Modernists threaten to leave the Church if they don't get their own way and there will be a nuclear explosion.

The exodus of women is a disaster for the Church

Karin Iten, Monika Schmid, Franziska Driessen-Reding: The Catholic Church is experiencing an exodus of critical women. It is the foreshadowing of a meltdown from which the Church may perish. Unless the Church acts, says Annalena Müller.

Karin Iten has quit. Monika Schmid has retired. Franziska Driessen-Reding's term of office will soon come to an end. Women who open their mouths and who struggle for and with their church are in danger of falling silent. (Karin Iten was the Abuse Prevention officer of the Diocese of Chur. She was the former managing director of the Limita office for the prevention of sexual exploitation for many years. Together with the prevention officer, Stefan Loppacher, she trained and advised church leaders and employees in the implementation of the protection concept in the Diocese of Chur. She recently resigned saying that as a feminist she could no longer tolerate the work.  Click on the tags for information on the other two.  Schmid allegedly attempted to concelebrate.  Driessen-Reding is involved in Maria 2.0)

Karin Iten is an independent prevention specialist with a broad network and is known throughout Switzerland as an expert in institutional prevention in various risk areas.

This may please traditionalists and fundamentalists. But for the church, the exodus of critical women is a disaster.

Church as nuclear reactor

If the Swiss Church were a nuclear reactor, women like Iten, Schmid and Driessen-Reding would be the cooling elements. The cooling elements are - by their very nature - in physical tension with the fuel rods.

If there is no cooling, there will be an accident - a core meltdown.

This tension ensures the balance. Without cooling, the fuel rods would overheat. A core meltdown would be the consequence. And anyone who is honest knows that the Catholic Church is on the brink of a super-meltdown

Clean-toxic energy source

Let's stick with the picture - because it fits extremely well. Ideally, nuclear power plants are clean energy sources that supply their environment without polluting it.

In the worst case, they are the most toxic thing mankind has created. If a meltdown occurs, nuclear reactors destroy everything in their vicinity and make fertile life impossible in the long run.

Says what is and thus served the Church more than many a Bishop or Cardinal: Karin Iten.

The same applies to the Church. It is a spiritual and emotional home for many people. A place of love and security. But its toxic side is destructive. Not only - but especially for women.

The church is misogynistic

The structure of the church is hostile to women. No papal talk of a "Marian Church" can hide this.

Men can become priests in the succession of Jesus and the apostles. And what can women become in the succession of Mary? Exactly: nothing.

Not a question of the spirit of the times

Self-proclaimed traditionalists like to cry "zeitgeist" when female Catholics demand equal rights. This is nonsense. And it is self-destructive. Because without women, there is no Church.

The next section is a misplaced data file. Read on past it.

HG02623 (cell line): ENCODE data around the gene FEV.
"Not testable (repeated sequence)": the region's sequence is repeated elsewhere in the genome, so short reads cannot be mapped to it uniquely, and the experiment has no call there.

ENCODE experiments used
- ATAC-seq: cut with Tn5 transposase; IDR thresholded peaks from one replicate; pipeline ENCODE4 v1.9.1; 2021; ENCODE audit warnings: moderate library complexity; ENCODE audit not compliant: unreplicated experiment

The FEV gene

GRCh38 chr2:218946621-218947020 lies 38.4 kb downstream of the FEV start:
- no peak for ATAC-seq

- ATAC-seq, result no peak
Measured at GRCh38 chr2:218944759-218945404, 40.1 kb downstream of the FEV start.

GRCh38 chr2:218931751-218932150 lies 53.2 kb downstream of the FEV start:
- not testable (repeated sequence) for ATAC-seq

Fuel rod and cooling element? Bishop Felix Gmür and Monika Schmid in Fribourg.

And women are currently leaving the church. Whether for reasons of age or because they have had enough is secondary. What is important is that hardly any young women are joining. What are they supposed to do in a church that demands they keep quiet and let themselves be suppressed?

Hoping that the call for equal opportunities is just a fad that can be "sat out" is like putting a lead sarcophagus over a melting nuclear reactor. And hoping that the meltdown taking place underneath will somehow stop.

Man-made and therefore changeable

Fundamentalists will not like to hear this either, but Karin Iten is right: the church structure is a human construct - and therefore changeable.

Another critical woman who finds clear words even with the Pope: Franziska Driessen-Reding.

The Church has always changed throughout its history. If believers from the years 500, 1200, 1700 and 2023 were to look at the Church from the respective other epochs - they would hardly recognise it.

The reason for this is that the Church has always been subject to change. Constant change is the reason why the Church has existed for 2000 years. And if the Church wants to live on, it must change again.

Everything is connected to everything else

In the women's issue, fundamental change is particularly urgent. Equality of opportunity is not a passing fad. To let the exodus of critical women happen - or even to rejoice in it - is ultimately to help dig the grave of the Church.

And what leaders especially need to remember: When the critical women are gone, things will be quieter. But in return, one can no longer hide behind them. For example, on 12 September this year, when the first results of the national abuse study are published.

Without the Schmids, Itens and Driessen-Redings, the clerics and traditionalists will have to spoon out the soup alone. Or else witness the ecclesiastical meltdown. There is no third option.


Cathcon: If ever proof was needed, it is all about them and not about Christ and His Church.


Farmer Carolyn said…
It’s good that every last feminist leave the church. That purposeful movement has been the downfall of the family. Shake the dust off your feet and move forward. Latin Mass attendance is FULL of beautiful young large families.